I just got back this week from Star Wars Celebration Anaheim. While there I wore two costumes; Barriss Offee and Hera Syndulla. (Don’t know who they are, google is your friend!) and I must say, I miss it. A lot. I have attended many conventions of various types and only a handful have left me feeling its loss and that it was too short. By a handful I actually mean 2. Star Wars Celebration Anaheim was one of them.
There are a few reasons for this.
1) Organization. When a convention is run as smoothly and orderly as Celebration was, the entire event has a different feel. You leave remembering different aspects of the weekend, not just the bad things. Too often I or others come back from a convention complaining about lines, panels, attendees, and other stuff. This time, I came back complaining about how I simply didn’t get everything done that I wanted, it was too short, or I miss the people I met there. And I must say, Celebration was organized. Lines were well maintained, attendees were considerate (for the most part,) events happened on time or at least close to on time, the app was updated daily with relevant schedule changes and reminders, and at no point during the con did I feel rushed, bullied, harassed, or judged by staff or volunteers. Even though they were sold out a few of the days, the crowds never seemed overwhelming or unmanageable. Perhaps most of this is due to the location of the convention itself, but I ended the convention of a very high note, and when you can end a convention on a good note, then it’s been a good convention!
2) Comradery. A lot of conventions now a days are a mesh of various geeky fandoms and genres. Panels are broken up into tracks, hotels are organized by fandom, and often entire parts of the convention are separated by interest and location. This variety of interests is great for people watching and really getting your “con on” but that’s about where your comradoree ends. You attend with a group of friends and if you’re lucky you find new friends who share your interests! Often times though you simply meet other attendees while standing in lines and have one or two quick interactions with often awkward conversation. You leave the convention with your friends and talk about how awesome it was and how you all did this or that or whatever. You may make a few new friends, but let’s be honest, everyone is there for their own reasons and even though you have thousands of geeks to chose from, finding a real connection with another human being, is still tricky. With the shear number of attendees and vast amount of fandoms, it’s easy to feel judged by others and sadly you often are. (After all not all fandoms are viewed as equal.)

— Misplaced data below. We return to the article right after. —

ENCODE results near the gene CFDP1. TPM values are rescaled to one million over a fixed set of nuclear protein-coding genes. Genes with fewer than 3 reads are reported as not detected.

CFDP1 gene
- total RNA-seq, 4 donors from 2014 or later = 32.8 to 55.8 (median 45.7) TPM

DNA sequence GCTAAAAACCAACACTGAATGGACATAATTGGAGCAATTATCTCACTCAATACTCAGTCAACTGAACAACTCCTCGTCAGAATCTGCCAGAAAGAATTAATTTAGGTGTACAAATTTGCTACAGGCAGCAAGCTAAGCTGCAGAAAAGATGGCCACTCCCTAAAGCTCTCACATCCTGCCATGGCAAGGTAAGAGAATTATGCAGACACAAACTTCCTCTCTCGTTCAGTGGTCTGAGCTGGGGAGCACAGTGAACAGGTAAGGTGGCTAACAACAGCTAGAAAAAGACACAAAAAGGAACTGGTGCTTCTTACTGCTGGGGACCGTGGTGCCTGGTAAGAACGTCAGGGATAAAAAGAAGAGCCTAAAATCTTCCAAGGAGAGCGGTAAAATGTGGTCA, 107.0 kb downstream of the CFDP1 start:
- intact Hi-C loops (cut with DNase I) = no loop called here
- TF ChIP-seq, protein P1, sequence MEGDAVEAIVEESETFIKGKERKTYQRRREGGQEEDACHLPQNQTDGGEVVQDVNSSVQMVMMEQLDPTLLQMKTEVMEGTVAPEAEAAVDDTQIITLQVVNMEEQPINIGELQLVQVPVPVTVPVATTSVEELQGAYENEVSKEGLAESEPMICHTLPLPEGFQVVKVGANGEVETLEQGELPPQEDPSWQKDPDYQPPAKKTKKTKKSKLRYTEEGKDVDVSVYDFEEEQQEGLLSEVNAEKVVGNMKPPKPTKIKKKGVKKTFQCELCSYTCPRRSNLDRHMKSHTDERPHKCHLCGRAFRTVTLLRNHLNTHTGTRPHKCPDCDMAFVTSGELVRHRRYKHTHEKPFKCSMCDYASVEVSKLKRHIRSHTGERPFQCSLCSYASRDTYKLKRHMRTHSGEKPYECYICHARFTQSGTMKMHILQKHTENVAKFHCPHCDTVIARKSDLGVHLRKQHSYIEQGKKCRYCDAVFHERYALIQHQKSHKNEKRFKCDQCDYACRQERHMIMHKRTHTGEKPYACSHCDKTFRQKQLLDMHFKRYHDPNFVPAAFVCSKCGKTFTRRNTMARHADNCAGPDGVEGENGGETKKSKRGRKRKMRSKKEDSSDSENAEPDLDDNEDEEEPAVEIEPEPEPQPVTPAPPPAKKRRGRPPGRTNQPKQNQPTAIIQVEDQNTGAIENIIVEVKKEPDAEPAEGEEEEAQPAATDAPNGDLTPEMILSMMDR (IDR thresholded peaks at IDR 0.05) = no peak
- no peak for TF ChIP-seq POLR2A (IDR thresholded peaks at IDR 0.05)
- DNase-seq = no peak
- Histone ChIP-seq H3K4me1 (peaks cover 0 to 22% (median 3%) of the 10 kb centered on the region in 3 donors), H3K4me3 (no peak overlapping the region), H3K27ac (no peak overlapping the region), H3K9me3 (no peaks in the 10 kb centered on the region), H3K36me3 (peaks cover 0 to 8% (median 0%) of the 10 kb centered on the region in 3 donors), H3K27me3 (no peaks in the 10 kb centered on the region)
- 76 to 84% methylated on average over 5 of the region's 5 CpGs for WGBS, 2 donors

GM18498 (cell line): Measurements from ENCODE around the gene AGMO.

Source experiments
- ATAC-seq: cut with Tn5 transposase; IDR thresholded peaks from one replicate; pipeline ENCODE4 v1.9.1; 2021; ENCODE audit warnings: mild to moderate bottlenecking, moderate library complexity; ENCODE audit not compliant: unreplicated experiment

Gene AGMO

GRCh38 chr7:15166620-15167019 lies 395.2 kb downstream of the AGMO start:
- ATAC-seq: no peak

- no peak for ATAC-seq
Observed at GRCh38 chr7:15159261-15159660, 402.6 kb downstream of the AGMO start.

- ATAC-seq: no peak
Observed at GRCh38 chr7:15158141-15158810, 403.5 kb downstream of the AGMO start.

This wasn’t true this past weekend. It was clear we were all there for the same basic reason, a love for Star Wars. Just KNOWING everyone attending shared that love was enough to make the whole atmosphere more relaxed and welcoming. Lines weren’t as stressful. Attendees weren’t rude or judgmental (much), and making lasting connections with others was simpler. Meeting other fans outside the con and striking a conversation seemed natural.
I have only experienced this comradery once before at a convention and that was JordanCon, a convention celebrating The Wheel of Time novels. And to date, these are the two conventions I have missed the most after I left.
3) Bang for your Buck. Conventions are expensive. Badges, hotels, merch, food, travel….it all adds up. Celebration was no exception, however I feel I got what I paid for. Yes the badges were expensive, but they were cheaper than other cons I’ve gone to. For the same length as another convention I attend, I got ten times the experience for less cost! Buying a 4 day pass for the other convention gets me in the door and access to the dealers room, exhibit hall, and after hours, the hotels themselves. It also came with fear of badge theft, overzealous security, and long lines just to get the badge. With the same 4 day pass for Celebration I got all the above perks as well as access to some awesome photo ops, virtual experiences, exclusive previews, and none of the hassles. (Why everyone doesn’t mail badges now is beyond me.) The exclusive merch was also much higher quality and while costly, still worth it in my mind! Yes Celebration has Disney and LucasFilms backing them with money. Yes it’s a “corporate con” while the other is a fan convention. Yes I am aware of the differences. However, I am also aware that getting what I paid for is important to my time and pocket. I got what I paid for at Celebration and it was worth every penny!
Celebration was perfect. California was gorgeous, the weather cooperated, the fans and staff were considerate, and I made MANY lasting friendships. It was everything I hoped for and I have every intention of attending the next US Celebration.
I left the convention with a cache of memories, moments, souvenirs, and friendships. I miss the whole experience and am SO thankful for everyone I met while there. To me, THIS was what a geeky convention should be; shared with like minded fans, appreciative writers and actors (You rock Dave Filoni!) and enthusiastic exhibitors and while I’m saddened that I missed the other geeky convention (sorry JordanCon!) by attending this one, I wouldn’t change it for the world.